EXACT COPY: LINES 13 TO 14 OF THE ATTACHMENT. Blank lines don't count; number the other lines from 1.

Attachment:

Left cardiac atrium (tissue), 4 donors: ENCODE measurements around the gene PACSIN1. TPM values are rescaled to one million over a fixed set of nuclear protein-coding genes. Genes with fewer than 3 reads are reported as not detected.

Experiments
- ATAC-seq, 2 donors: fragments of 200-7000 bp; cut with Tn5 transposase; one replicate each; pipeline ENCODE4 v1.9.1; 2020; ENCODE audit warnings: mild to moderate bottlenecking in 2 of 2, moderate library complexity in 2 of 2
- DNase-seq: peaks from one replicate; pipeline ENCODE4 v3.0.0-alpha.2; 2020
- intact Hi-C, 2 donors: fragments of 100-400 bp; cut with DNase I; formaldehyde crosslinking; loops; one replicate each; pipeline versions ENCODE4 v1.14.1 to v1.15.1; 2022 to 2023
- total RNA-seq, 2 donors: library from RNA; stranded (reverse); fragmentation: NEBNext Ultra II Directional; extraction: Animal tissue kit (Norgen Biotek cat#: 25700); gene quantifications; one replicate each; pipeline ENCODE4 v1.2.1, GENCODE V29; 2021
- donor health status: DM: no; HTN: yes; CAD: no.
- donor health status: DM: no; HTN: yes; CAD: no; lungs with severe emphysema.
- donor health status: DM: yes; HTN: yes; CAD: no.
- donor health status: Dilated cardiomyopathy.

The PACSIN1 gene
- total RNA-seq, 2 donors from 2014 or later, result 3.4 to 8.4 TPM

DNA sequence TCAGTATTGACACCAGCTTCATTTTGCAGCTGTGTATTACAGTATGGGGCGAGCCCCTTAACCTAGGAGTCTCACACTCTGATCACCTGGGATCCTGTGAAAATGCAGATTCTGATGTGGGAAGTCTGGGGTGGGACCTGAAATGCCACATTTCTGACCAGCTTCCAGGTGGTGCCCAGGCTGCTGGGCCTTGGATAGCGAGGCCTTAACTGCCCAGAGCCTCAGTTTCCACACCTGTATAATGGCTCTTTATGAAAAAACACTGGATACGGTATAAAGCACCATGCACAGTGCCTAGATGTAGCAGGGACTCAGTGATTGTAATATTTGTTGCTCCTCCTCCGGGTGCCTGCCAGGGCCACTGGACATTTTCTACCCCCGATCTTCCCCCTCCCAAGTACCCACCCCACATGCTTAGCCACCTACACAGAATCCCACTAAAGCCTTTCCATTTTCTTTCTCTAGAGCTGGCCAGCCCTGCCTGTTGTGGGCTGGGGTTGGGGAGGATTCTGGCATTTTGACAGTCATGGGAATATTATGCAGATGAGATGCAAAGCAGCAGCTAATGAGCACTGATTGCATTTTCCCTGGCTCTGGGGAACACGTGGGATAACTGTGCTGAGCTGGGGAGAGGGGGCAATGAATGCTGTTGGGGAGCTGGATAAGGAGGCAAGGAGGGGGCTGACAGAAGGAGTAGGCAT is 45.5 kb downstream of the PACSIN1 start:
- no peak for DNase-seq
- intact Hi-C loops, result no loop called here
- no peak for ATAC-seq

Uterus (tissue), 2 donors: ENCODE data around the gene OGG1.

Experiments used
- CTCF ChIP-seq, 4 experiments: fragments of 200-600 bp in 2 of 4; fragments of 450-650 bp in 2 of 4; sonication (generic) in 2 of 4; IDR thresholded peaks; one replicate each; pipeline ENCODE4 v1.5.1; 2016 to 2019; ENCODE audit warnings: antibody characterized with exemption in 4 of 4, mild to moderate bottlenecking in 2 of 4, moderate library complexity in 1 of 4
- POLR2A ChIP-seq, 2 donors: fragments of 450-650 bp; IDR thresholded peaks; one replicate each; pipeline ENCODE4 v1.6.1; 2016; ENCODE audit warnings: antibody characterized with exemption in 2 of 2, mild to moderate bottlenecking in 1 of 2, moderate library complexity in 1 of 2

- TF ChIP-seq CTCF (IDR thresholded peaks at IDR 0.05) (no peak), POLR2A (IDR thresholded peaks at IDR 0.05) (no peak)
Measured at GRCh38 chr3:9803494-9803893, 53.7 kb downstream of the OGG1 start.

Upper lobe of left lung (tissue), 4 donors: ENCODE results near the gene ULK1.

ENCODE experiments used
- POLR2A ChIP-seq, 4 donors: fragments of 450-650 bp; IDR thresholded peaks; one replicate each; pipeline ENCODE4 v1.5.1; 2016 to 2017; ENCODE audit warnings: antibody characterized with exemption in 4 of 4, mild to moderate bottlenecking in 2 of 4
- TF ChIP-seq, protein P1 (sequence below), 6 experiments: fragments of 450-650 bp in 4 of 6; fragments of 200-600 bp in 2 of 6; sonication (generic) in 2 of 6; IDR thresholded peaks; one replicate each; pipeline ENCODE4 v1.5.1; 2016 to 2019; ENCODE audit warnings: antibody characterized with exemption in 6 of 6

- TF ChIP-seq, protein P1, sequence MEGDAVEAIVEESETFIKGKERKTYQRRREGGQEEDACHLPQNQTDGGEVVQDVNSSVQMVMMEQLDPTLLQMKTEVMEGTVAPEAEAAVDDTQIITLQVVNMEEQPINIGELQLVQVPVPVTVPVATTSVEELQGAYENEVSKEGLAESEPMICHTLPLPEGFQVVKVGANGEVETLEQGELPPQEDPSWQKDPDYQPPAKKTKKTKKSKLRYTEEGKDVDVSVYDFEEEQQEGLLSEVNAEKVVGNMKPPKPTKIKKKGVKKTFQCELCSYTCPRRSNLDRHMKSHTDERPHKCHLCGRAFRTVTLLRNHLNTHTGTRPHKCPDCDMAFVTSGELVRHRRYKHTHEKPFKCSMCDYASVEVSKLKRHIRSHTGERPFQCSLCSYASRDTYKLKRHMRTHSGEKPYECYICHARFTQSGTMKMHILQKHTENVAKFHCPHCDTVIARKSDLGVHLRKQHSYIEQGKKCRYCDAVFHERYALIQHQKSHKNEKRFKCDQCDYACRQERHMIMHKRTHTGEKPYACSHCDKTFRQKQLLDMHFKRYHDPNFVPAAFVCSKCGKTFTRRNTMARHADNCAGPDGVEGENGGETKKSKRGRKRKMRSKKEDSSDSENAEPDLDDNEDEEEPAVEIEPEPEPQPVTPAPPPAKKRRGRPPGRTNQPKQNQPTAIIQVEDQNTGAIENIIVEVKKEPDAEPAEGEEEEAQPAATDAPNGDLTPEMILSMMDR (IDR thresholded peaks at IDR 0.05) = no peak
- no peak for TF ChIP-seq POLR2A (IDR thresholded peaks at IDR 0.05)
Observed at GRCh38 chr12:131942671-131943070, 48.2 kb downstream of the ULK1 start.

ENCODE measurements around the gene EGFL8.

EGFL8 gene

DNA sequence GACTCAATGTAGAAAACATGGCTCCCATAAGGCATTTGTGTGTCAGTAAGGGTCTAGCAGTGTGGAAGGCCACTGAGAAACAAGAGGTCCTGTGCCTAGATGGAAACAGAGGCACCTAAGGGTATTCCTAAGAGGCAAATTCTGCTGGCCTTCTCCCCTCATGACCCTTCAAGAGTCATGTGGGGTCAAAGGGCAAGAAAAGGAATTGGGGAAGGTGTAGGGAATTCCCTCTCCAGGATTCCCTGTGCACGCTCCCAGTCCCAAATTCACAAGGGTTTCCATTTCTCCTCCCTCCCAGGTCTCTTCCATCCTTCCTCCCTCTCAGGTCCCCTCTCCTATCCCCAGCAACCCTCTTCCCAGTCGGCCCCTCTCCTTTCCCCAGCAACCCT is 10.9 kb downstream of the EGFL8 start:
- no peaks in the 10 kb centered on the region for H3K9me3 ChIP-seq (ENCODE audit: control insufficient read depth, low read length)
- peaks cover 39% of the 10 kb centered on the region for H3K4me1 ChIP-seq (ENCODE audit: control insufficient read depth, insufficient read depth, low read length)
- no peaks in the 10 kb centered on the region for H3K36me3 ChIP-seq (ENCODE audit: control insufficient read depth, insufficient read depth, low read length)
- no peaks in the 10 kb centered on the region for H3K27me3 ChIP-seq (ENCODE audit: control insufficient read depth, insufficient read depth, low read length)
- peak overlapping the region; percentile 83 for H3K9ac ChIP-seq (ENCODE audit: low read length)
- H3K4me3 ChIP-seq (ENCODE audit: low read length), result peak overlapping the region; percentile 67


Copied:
DNA sequence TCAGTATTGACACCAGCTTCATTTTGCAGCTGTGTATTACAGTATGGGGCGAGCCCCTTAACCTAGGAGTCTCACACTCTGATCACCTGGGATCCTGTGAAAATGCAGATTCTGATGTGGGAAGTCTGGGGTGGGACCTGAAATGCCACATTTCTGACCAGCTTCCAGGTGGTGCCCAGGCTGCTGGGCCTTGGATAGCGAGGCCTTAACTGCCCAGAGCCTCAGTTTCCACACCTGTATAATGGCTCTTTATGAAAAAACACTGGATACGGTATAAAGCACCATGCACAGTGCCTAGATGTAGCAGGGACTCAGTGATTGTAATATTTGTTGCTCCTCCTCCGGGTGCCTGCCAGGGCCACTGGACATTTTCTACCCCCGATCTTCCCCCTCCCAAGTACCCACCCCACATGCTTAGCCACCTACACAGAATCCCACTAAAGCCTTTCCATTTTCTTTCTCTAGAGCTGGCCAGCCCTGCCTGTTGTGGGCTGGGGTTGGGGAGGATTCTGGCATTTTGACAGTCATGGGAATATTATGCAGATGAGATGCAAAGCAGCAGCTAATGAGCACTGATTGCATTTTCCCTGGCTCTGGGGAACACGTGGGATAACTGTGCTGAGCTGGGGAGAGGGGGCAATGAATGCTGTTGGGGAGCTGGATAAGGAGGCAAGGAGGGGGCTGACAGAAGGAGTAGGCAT is 45.5 kb downstream of the PACSIN1 start:
- no peak for DNase-seq